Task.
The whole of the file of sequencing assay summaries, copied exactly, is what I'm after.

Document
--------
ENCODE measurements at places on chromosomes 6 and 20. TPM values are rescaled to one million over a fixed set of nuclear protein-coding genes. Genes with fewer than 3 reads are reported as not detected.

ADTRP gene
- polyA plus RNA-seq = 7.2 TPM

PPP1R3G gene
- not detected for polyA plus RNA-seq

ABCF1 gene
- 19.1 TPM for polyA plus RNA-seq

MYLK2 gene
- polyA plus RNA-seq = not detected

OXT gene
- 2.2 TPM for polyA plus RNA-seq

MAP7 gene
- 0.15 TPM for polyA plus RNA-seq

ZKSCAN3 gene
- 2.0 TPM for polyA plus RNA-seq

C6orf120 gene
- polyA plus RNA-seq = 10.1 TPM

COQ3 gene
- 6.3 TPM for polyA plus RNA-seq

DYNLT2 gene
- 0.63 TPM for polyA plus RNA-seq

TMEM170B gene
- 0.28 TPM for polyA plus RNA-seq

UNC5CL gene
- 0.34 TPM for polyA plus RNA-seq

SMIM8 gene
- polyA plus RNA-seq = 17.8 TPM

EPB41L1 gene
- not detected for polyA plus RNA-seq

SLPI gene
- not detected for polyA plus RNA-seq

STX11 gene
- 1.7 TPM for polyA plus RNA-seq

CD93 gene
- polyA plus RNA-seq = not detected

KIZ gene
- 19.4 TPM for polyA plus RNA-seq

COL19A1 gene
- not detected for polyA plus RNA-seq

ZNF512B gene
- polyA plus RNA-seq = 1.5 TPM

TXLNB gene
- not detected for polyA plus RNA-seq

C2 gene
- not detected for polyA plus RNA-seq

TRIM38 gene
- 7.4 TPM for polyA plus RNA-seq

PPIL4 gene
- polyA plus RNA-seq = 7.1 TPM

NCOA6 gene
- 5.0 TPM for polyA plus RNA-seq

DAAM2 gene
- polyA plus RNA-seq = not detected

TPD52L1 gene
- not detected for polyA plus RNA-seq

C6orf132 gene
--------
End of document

ENCODE measurements at places on chromosomes 6 and 20. TPM values are rescaled to one million over a fixed set of nuclear protein-coding genes. Genes with fewer than 3 reads are reported as not detected.

ADTRP gene
- polyA plus RNA-seq = 7.2 TPM

PPP1R3G gene
- not detected for polyA plus RNA-seq

ABCF1 gene
- 19.1 TPM for polyA plus RNA-seq

MYLK2 gene
- polyA plus RNA-seq = not detected

OXT gene
- 2.2 TPM for polyA plus RNA-seq

MAP7 gene
- 0.15 TPM for polyA plus RNA-seq

ZKSCAN3 gene
- 2.0 TPM for polyA plus RNA-seq

C6orf120 gene
- polyA plus RNA-seq = 10.1 TPM

COQ3 gene
- 6.3 TPM for polyA plus RNA-seq

DYNLT2 gene
- 0.63 TPM for polyA plus RNA-seq

TMEM170B gene
- 0.28 TPM for polyA plus RNA-seq

UNC5CL gene
- 0.34 TPM for polyA plus RNA-seq

SMIM8 gene
- polyA plus RNA-seq = 17.8 TPM

EPB41L1 gene
- not detected for polyA plus RNA-seq

SLPI gene
- not detected for polyA plus RNA-seq

STX11 gene
- 1.7 TPM for polyA plus RNA-seq

CD93 gene
- polyA plus RNA-seq = not detected

KIZ gene
- 19.4 TPM for polyA plus RNA-seq

COL19A1 gene
- not detected for polyA plus RNA-seq

ZNF512B gene
- polyA plus RNA-seq = 1.5 TPM

TXLNB gene
- not detected for polyA plus RNA-seq

C2 gene
- not detected for polyA plus RNA-seq

TRIM38 gene
- 7.4 TPM for polyA plus RNA-seq

PPIL4 gene
- polyA plus RNA-seq = 7.1 TPM

NCOA6 gene
- 5.0 TPM for polyA plus RNA-seq

DAAM2 gene
- polyA plus RNA-seq = not detected

TPD52L1 gene
- not detected for polyA plus RNA-seq

C6orf132 gene